~ Psalm 92:1-5/Luke 15:22-24 ~


Of all the stories or parables Jesus told, one of the most well-known is the story of the prodigal son. If you remember, the son demanded of his father his share of the inheritance and, with cash in hand, off he went to a far country. There he squandered it all and ended up slopping pigs. When he came to the end of himself, he decided he should risk going back home, his tail between his legs, hoping against hope that his father would take him back as, maybe, one of his servants. But his father, seeing him come down the road, ran to him, embraced him, welcoming his son home. And then the father said this (reading from Luke 15):

…the father said to his servants, ‘Quickly, bring out a robe—the best one—and put it on him; put a ring on his finger and sandals on his feet. And get the fatted calf and kill it and let us eat and celebrate; for this son of mine was dead and is alive again; he was lost and is found!’ And they began to celebrate.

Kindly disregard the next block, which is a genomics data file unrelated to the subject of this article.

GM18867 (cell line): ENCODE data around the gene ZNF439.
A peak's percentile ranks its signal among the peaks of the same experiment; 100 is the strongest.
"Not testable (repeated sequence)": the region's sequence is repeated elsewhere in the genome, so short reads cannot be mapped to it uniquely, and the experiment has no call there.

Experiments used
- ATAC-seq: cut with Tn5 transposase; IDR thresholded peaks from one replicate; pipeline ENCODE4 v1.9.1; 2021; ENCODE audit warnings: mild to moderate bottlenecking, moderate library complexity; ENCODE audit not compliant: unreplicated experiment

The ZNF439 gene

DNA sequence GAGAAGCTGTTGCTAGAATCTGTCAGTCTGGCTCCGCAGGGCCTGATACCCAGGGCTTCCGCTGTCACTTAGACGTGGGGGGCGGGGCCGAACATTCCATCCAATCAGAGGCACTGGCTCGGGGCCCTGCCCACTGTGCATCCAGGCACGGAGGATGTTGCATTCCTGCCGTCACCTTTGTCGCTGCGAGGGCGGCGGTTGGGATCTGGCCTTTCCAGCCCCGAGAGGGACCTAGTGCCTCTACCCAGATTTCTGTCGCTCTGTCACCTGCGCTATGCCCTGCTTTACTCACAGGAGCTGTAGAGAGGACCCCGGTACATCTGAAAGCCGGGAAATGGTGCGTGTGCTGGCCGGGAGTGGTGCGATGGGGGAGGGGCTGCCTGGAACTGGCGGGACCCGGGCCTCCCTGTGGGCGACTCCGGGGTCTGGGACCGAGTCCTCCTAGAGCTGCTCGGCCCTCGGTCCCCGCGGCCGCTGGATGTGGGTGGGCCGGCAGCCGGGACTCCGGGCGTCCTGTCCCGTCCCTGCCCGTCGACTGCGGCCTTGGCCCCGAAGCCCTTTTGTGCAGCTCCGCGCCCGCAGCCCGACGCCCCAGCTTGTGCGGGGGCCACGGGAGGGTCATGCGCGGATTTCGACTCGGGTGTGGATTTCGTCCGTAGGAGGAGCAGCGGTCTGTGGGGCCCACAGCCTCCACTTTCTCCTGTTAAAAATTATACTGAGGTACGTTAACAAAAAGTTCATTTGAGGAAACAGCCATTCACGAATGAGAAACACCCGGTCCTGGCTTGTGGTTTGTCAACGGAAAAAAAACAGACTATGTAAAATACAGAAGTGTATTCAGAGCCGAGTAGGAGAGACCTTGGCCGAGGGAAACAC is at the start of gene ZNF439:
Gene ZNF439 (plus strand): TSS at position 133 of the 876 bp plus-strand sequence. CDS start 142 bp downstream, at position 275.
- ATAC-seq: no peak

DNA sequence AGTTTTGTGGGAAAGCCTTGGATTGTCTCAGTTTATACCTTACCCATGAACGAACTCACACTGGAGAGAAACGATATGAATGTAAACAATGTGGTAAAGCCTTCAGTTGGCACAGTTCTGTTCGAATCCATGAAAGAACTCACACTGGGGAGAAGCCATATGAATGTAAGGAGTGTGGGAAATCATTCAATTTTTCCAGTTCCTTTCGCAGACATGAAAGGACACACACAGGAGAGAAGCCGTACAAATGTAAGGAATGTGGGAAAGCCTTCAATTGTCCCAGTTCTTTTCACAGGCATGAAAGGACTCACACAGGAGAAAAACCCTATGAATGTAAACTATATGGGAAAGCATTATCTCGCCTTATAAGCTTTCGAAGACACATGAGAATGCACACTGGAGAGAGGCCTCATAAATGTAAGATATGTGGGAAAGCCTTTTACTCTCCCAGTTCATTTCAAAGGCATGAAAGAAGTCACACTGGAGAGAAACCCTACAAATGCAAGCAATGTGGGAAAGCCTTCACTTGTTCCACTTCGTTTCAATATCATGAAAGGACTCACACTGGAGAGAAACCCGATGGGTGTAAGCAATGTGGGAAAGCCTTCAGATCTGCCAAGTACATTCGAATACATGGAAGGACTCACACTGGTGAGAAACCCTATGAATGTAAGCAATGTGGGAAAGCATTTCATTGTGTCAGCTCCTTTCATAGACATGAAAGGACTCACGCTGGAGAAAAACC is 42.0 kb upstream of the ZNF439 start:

I must say that whenever I see the word ‘celebrate’ a song pops into my head. Well, two songs actually and sometimes I get them mixed them up.

“Celebrate, celebrate, dance to the music” by Three Dog Night. And…

“Celebrate good times, come on!” by Kool and the Gang.

Both were one-hit wonders but they live on because, well, they’re just so…celebratory! Interestingly, the saxophonist in Kool and the Gang, who wrote their song, got his inspiration from the Quran’s version of the creation of Adam, where it describes the angels celebrating and singing praises.